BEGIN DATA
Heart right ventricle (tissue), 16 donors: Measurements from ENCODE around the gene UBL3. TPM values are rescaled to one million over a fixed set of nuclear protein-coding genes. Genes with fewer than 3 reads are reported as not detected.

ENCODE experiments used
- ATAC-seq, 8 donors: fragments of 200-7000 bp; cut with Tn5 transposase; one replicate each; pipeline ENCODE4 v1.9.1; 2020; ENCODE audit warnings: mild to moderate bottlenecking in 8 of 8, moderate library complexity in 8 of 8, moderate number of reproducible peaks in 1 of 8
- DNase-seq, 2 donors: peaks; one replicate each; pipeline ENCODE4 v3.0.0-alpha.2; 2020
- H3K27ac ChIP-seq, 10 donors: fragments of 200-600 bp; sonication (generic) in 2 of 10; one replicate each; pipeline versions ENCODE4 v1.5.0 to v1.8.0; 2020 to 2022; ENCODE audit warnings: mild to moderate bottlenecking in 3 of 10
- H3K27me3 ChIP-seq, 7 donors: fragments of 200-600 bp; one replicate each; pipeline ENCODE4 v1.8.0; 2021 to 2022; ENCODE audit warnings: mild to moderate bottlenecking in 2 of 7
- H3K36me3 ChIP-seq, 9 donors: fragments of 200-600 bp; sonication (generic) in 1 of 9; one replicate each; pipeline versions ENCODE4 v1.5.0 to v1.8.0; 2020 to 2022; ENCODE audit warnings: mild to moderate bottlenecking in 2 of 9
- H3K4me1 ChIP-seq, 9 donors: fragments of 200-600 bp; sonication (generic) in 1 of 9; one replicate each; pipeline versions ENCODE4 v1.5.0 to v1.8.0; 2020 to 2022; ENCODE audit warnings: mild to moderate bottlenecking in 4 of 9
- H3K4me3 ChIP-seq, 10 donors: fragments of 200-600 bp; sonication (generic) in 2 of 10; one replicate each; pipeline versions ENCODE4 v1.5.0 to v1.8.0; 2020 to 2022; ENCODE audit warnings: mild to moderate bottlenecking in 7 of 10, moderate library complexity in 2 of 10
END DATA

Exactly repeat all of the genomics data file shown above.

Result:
Heart right ventricle (tissue), 16 donors: Measurements from ENCODE around the gene UBL3. TPM values are rescaled to one million over a fixed set of nuclear protein-coding genes. Genes with fewer than 3 reads are reported as not detected.

ENCODE experiments used
- ATAC-seq, 8 donors: fragments of 200-7000 bp; cut with Tn5 transposase; one replicate each; pipeline ENCODE4 v1.9.1; 2020; ENCODE audit warnings: mild to moderate bottlenecking in 8 of 8, moderate library complexity in 8 of 8, moderate number of reproducible peaks in 1 of 8
- DNase-seq, 2 donors: peaks; one replicate each; pipeline ENCODE4 v3.0.0-alpha.2; 2020
- H3K27ac ChIP-seq, 10 donors: fragments of 200-600 bp; sonication (generic) in 2 of 10; one replicate each; pipeline versions ENCODE4 v1.5.0 to v1.8.0; 2020 to 2022; ENCODE audit warnings: mild to moderate bottlenecking in 3 of 10
- H3K27me3 ChIP-seq, 7 donors: fragments of 200-600 bp; one replicate each; pipeline ENCODE4 v1.8.0; 2021 to 2022; ENCODE audit warnings: mild to moderate bottlenecking in 2 of 7
- H3K36me3 ChIP-seq, 9 donors: fragments of 200-600 bp; sonication (generic) in 1 of 9; one replicate each; pipeline versions ENCODE4 v1.5.0 to v1.8.0; 2020 to 2022; ENCODE audit warnings: mild to moderate bottlenecking in 2 of 9
- H3K4me1 ChIP-seq, 9 donors: fragments of 200-600 bp; sonication (generic) in 1 of 9; one replicate each; pipeline versions ENCODE4 v1.5.0 to v1.8.0; 2020 to 2022; ENCODE audit warnings: mild to moderate bottlenecking in 4 of 9
- H3K4me3 ChIP-seq, 10 donors: fragments of 200-600 bp; sonication (generic) in 2 of 10; one replicate each; pipeline versions ENCODE4 v1.5.0 to v1.8.0; 2020 to 2022; ENCODE audit warnings: mild to moderate bottlenecking in 7 of 10, moderate library complexity in 2 of 10